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Teaching

Mini role-play lesson plans

Mini role-play lesson plans [PDF 1.1Mb, 13 pages]

More ways to have your say: mini role-plays in the Parliament

Most of the Parliament’s time is taken up by government business which is introduced by government ministers. However, in both the House of Representatives and the Senate, time is reserved for government backbenchers and non-government members of parliament to raise issues. In the House this is called private members’ business and in the Senate it is referred to as general business.

Members of parliament have an opportunity to raise issues of concern, speak on behalf of constituents, question government actions and call on the government to act on a matter. These formal opportunities include discussing Matters of Public Importance (MPIs) and Members’ 90 second statements. Time is also set aside for new members of parliament to make a first speech.

These mini role-plays allow students to explore the role of members of parliament in representing the people and holding the government to account. They can also be used as extension activities by teachers and students who have participated in the law-making, committee or Question Time role-plays.

These lesson plans can be conducted over one lesson but are designed to be flexible to suit your needs.

Outcomes

By participating in a mini role-play that simulates an aspect of the Parliament, students will:

  • understand that members of parliament represent and speak on behalf of Australians
  • explore parliamentary scrutiny and government accountability 
  • inquire into real and current issues 
  • practise public speaking, careful listening and quick thinking 
  • engage in critical thinking

Setting the scene for the role-play

Before beginning the role-play you can set the scene by doing some short activities with the students. Decide whether you will be doing a role-play in the House of Representatives or the Senate.

House of Representatives activities:

  • Watch the ‘What is Parliament?’ video and ‘The House of Representatives’ video in the Role-play Toolkit.
  • Ask the students to imagine that they are members of the House of Representatives. How old would they be? Where would they work? What tasks would they have? What skills would they need? What did they do before becoming a member of parliament? For more information about members of parliament, check this link: Fact Sheet – Members of the House of Representatives
  • Ask the students to describe their electorate. Where is their electorate located? For example, is it urban, rural, coastal or inland? How would they describe the electorate and its people? For information about electorates, check the Australian Electoral Commission website.
  • Encourage students to get into role as members of the House of Representatives and to understand that they: 
    • represent the views of their electorate
    • may belong to the government or opposition so will be working as part of a large team
    • may be an Independent or member of a minor party.

Senate activities

  • Watch the ‘What is Parliament?’ video and ‘The Senate’ video in the Role-play Toolkit.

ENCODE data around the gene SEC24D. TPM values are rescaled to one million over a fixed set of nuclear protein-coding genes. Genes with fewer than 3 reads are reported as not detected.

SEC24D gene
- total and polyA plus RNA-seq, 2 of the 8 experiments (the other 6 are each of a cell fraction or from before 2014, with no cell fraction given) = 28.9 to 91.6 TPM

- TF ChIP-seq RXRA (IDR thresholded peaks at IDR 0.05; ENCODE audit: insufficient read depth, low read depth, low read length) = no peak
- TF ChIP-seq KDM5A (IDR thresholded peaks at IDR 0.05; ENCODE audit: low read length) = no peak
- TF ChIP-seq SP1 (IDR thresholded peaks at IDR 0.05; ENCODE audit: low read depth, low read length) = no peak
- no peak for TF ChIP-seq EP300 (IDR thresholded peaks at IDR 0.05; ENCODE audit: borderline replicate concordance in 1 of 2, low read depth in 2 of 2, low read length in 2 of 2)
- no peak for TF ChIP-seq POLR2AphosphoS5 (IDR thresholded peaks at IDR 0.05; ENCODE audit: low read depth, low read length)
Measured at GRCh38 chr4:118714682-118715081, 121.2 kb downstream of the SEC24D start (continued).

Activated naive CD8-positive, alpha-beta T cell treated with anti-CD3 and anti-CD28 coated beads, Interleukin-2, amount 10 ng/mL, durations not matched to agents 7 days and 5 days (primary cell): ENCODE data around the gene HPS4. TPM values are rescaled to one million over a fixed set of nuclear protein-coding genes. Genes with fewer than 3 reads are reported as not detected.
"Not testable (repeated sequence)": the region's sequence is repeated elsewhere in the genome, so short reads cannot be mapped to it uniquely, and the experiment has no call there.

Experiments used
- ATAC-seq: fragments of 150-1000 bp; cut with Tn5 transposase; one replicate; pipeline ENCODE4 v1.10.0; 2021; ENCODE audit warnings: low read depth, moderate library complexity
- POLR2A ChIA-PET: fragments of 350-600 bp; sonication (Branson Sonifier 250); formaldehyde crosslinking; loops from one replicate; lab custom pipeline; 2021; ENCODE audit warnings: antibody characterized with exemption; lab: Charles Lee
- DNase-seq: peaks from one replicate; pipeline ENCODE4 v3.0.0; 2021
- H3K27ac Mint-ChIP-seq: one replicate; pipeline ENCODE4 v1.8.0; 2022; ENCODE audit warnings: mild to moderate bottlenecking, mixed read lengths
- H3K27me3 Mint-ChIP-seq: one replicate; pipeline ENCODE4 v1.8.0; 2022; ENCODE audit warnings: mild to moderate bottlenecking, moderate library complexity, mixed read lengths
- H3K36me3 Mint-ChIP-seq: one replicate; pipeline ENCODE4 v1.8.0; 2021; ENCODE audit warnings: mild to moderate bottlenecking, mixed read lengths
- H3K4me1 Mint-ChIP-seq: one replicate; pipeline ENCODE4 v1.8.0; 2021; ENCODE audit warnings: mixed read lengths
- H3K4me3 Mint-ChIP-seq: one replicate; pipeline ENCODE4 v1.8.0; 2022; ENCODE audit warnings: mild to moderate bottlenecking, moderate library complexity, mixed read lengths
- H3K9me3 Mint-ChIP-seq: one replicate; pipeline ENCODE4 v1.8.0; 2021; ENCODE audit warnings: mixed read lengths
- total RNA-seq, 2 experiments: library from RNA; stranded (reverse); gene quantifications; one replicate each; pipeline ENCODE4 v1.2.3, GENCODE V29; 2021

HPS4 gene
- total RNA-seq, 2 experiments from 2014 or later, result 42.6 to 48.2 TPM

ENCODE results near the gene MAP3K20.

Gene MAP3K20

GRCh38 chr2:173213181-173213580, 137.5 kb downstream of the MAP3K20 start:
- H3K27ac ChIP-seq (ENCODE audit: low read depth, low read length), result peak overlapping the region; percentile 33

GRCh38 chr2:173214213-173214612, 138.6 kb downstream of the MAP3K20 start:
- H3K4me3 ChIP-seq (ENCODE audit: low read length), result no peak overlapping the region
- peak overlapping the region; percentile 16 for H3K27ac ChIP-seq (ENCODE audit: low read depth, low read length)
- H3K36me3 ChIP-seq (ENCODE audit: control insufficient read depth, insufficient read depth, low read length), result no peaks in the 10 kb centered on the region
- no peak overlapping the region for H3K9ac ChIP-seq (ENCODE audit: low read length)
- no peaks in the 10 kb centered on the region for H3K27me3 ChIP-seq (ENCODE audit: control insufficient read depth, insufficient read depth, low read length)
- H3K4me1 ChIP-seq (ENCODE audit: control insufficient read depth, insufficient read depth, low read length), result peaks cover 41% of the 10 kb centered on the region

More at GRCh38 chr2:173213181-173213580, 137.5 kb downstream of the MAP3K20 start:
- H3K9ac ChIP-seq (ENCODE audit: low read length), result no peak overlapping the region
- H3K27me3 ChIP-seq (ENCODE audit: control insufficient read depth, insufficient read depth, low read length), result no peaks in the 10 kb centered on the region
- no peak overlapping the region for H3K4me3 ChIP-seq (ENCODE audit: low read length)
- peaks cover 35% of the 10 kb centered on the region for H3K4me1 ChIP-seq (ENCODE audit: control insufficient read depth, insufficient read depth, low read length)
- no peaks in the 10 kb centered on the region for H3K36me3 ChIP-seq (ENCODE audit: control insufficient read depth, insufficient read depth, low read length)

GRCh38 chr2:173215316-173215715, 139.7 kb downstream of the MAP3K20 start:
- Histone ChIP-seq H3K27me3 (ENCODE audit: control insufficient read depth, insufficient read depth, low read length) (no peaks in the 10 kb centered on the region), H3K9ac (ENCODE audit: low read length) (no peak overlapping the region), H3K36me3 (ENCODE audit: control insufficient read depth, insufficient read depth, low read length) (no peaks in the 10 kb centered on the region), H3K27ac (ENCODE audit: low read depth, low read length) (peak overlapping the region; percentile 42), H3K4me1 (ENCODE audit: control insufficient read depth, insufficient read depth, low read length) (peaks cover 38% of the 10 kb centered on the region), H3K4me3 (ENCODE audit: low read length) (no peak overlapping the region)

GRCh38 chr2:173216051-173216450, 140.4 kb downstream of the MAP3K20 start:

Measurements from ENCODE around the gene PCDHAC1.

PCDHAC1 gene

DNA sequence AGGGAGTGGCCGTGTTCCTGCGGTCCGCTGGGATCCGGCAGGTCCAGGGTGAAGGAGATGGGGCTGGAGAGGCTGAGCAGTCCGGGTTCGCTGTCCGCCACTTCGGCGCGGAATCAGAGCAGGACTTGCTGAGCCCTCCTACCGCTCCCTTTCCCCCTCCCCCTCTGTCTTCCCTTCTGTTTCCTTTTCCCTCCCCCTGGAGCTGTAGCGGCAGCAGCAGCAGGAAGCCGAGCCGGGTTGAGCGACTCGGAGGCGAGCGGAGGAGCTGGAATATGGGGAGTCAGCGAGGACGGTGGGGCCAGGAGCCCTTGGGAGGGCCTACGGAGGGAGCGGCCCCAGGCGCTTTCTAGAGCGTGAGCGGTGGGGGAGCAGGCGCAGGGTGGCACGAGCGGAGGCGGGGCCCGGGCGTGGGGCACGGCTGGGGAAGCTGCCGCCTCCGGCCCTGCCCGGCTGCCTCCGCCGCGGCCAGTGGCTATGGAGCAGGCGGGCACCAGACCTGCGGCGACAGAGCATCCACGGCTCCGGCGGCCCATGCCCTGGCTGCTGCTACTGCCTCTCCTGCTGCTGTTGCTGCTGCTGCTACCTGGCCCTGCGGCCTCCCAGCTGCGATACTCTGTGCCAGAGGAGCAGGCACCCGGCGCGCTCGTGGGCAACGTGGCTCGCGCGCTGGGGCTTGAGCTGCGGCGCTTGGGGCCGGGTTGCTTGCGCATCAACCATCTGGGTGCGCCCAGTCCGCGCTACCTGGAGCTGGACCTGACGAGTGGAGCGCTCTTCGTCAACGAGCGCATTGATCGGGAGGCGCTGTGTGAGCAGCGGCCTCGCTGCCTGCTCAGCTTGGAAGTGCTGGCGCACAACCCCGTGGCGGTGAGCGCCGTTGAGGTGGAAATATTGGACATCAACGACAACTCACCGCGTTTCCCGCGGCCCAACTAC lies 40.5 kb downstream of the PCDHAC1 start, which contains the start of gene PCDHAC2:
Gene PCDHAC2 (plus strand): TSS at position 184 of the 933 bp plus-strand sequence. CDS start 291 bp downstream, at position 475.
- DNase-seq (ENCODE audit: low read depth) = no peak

• Ask the students to imagine that they are senators. How old would they be? Where would they work? What tasks would they have? What skills would they need? What did they do before becoming a senator? For information about senators, check this link: Fact Sheet – Senators.
  • Ask the students to choose a state or territory to represent. Have them identify the issues important to the people in their state or territory.
  • Encourage students to get into role as senators and to understand that they: 
    • represent the views of their state or territory 
    • may belong to the government or opposition so will be working as part of a large team
    • may be an Independent or a member of a minor party.

Focus questions

Why is special time set aside for members of parliament, who are not ministers, to speak in the Parliament?

It gives non-government members of parliament and government backbenchers the opportunity to draw attention to issues they consider important and to call on the government to act on a matter. Members of parliament also use this time to speak about issues of particular concern to their constituents (the people in their electorate or state/territory). They might acknowledge a significant event such as a special occasion, a sporting success or international tragedy.

Who speaks at this time?

In the House of Representatives any member, other than ministers, can participate in private members’ business and, in the Senate, any senator can take part in general business.

How does private members’ business and general business help members of parliament do their job?

The Parliament represents (speaks on behalf of) all Australians. Members of parliament make sure that the concerns and views of their constituents are heard by talking about issues in Parliament.

Scripts

The PEO has script templates to help you write your own scripts. They provide a framework for the role-play, and templates can be found in the Role-play Toolkit.

Set-up

Transform the classroom into a parliamentary chamber by arranging chairs and tables into a horseshoe shape as indicated by the diagrams in the Role-play Toolkit.

More information

Students can find out more about the roles of people in Parliament by checking the Fact Sheets.